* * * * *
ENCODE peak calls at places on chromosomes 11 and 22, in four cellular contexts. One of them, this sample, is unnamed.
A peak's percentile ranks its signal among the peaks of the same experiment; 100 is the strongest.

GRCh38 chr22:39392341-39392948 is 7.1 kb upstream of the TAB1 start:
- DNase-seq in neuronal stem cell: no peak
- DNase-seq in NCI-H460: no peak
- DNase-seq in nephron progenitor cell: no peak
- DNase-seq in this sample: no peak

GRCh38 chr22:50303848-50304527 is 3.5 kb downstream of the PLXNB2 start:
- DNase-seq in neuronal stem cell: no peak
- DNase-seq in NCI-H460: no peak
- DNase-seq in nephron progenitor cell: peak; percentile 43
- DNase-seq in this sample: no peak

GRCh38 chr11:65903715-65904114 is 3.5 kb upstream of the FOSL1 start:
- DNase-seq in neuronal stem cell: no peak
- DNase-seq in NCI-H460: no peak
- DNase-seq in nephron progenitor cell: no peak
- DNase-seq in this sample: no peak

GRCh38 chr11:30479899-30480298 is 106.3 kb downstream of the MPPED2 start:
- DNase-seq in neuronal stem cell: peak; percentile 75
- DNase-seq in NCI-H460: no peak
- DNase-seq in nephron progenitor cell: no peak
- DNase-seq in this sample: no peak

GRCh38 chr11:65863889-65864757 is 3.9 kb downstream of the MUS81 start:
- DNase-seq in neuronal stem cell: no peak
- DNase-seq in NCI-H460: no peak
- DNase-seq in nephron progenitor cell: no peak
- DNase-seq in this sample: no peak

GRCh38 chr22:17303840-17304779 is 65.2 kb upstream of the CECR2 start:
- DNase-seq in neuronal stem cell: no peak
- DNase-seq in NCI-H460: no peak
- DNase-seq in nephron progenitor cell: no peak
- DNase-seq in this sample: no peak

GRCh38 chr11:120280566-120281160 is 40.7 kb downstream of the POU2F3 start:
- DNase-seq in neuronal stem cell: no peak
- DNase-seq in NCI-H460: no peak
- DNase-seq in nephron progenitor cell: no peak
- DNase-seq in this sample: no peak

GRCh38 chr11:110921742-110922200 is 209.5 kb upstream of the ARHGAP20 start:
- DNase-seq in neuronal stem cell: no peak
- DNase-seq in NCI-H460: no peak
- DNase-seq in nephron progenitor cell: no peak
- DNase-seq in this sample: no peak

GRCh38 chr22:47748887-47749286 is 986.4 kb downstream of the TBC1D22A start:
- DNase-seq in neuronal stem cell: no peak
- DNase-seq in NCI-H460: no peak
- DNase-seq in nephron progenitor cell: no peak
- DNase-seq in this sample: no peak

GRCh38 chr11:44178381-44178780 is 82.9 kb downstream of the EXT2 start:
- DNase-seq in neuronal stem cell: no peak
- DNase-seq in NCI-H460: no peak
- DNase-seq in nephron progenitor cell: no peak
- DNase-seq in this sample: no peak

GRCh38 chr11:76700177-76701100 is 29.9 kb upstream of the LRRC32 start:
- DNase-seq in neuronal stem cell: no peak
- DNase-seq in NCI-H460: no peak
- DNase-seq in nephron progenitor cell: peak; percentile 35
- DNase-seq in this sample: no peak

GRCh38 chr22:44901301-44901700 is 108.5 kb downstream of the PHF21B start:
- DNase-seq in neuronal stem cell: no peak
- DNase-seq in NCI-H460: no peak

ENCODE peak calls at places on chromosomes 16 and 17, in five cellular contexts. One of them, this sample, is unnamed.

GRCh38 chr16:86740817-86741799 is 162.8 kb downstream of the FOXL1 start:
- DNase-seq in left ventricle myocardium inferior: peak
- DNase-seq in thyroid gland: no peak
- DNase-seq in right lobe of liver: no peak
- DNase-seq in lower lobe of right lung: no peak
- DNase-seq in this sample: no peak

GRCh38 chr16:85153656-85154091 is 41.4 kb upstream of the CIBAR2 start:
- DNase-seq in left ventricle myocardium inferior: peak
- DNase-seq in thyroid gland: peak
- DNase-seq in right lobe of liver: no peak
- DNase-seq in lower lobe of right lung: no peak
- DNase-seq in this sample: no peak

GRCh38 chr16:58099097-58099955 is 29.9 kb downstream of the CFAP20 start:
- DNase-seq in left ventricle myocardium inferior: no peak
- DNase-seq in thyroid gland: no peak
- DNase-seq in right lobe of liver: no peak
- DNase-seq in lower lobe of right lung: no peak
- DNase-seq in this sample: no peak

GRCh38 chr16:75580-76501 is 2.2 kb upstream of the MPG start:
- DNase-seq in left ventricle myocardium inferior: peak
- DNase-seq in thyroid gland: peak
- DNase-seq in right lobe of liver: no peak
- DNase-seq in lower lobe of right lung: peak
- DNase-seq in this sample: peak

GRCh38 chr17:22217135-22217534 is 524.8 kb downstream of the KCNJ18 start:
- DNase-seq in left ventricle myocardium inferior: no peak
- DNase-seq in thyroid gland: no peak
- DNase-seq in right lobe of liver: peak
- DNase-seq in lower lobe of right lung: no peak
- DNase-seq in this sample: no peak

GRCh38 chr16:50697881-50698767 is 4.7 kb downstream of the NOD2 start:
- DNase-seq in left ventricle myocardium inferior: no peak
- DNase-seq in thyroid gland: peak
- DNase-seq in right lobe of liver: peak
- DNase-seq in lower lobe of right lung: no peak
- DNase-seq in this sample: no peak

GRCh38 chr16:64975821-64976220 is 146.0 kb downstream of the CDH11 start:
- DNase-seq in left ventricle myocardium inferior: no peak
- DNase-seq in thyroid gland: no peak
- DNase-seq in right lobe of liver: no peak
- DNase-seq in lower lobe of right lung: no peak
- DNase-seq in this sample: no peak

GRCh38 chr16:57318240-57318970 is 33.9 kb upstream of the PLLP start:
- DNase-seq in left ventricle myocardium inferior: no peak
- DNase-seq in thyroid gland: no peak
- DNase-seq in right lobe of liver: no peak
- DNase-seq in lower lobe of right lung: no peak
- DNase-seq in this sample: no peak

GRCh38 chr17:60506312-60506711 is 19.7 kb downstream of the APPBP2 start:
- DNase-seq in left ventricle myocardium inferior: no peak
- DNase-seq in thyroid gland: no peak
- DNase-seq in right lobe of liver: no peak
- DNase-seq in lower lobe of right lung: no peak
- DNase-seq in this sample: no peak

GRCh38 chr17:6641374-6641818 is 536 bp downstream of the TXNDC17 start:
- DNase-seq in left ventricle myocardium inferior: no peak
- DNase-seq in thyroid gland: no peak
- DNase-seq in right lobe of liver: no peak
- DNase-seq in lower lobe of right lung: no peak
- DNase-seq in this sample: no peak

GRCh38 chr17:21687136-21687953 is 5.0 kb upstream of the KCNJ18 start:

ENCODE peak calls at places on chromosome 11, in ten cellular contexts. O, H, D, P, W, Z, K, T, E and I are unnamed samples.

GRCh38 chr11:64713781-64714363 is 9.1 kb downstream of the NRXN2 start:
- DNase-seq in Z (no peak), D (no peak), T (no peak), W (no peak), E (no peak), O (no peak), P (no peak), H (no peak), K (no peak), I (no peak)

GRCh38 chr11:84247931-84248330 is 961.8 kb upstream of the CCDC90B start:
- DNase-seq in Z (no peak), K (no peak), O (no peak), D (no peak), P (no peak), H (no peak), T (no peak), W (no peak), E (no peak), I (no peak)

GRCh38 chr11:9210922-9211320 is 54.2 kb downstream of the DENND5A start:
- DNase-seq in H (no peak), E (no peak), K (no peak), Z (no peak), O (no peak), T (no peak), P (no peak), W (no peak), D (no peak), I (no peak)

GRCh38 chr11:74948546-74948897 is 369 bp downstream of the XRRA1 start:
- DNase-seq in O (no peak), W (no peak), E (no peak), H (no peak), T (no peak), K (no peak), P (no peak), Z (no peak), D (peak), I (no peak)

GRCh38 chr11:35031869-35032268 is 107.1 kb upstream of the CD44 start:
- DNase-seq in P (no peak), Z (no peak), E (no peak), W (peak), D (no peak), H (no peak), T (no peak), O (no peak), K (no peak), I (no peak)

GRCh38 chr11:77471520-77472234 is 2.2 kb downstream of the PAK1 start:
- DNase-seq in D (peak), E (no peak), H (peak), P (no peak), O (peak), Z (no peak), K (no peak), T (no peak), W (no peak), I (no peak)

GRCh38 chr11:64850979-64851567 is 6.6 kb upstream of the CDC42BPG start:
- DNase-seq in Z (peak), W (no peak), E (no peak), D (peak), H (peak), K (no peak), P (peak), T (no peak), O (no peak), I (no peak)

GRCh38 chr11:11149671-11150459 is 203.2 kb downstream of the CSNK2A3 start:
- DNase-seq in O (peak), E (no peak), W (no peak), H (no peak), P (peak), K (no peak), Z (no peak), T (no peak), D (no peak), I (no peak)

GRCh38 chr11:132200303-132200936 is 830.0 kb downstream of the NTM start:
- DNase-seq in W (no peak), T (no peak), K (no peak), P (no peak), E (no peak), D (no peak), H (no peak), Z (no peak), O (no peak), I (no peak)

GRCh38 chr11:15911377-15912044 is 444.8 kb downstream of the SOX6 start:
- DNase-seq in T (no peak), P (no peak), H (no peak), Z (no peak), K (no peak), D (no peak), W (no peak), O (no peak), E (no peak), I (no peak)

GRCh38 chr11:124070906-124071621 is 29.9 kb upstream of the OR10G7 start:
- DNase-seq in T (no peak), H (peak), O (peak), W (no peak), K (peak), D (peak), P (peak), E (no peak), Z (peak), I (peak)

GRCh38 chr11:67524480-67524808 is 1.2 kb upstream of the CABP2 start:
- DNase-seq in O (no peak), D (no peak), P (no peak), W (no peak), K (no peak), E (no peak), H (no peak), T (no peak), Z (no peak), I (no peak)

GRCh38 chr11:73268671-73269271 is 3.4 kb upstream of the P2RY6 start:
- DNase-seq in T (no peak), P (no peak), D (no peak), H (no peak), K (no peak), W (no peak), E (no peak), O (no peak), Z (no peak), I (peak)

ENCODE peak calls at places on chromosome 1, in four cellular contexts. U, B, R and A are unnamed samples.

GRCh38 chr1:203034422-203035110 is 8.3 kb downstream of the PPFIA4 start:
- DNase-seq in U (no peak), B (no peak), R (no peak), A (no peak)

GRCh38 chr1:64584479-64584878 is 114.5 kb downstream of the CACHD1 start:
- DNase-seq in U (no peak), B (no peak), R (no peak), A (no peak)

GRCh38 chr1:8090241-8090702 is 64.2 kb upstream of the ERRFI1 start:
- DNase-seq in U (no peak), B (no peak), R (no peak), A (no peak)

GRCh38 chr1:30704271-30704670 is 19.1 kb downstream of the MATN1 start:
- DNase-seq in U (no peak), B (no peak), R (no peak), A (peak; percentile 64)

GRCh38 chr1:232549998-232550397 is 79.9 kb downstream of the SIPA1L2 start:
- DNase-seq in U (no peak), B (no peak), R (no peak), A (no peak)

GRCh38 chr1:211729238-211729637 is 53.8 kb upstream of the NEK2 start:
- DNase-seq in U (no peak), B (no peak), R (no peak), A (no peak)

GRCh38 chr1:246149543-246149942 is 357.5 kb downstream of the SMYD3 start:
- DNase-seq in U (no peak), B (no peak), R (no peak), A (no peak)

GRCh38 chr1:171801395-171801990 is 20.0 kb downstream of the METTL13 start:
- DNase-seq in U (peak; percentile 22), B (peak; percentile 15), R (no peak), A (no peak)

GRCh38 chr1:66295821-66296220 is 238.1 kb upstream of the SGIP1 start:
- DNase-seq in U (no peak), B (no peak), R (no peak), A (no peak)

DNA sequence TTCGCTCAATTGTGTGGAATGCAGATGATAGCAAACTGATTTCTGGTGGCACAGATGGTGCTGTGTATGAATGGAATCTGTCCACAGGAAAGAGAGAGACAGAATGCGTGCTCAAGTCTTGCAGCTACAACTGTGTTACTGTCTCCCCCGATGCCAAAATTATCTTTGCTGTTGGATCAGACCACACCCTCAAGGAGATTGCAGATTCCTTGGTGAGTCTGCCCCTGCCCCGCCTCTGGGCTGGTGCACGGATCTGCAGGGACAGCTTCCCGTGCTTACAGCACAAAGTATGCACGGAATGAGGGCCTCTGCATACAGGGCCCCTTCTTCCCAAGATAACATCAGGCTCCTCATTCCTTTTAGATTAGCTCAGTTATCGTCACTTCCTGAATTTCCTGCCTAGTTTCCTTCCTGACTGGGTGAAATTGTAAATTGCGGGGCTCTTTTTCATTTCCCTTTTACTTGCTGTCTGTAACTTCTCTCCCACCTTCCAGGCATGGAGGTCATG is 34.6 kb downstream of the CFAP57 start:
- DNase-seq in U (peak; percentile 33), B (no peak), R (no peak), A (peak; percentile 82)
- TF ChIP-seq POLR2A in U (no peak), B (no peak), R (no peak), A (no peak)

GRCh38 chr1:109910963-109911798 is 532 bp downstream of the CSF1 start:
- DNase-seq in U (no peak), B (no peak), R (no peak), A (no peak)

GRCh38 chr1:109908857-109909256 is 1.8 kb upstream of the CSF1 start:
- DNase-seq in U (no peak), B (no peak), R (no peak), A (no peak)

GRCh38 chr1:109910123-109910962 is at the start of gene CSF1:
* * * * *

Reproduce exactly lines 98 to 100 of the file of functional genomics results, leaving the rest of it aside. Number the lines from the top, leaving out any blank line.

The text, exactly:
GRCh38 chr16:64975821-64976220 is 146.0 kb downstream of the CDH11 start:
- DNase-seq in left ventricle myocardium inferior: no peak
- DNase-seq in thyroid gland: no peak